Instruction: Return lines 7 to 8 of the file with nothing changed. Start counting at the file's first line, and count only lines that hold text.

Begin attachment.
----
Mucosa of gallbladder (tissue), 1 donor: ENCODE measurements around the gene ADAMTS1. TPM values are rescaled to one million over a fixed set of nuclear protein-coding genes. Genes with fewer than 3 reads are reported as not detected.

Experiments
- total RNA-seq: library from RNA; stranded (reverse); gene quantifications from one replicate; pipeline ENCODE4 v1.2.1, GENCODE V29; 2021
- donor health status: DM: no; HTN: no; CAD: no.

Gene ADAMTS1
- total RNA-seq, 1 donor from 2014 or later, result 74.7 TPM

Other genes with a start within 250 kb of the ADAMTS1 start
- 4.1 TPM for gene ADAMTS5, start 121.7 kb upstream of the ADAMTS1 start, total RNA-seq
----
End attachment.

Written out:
Other genes with a start within 250 kb of the ADAMTS1 start
- 4.1 TPM for gene ADAMTS5, start 121.7 kb upstream of the ADAMTS1 start, total RNA-seq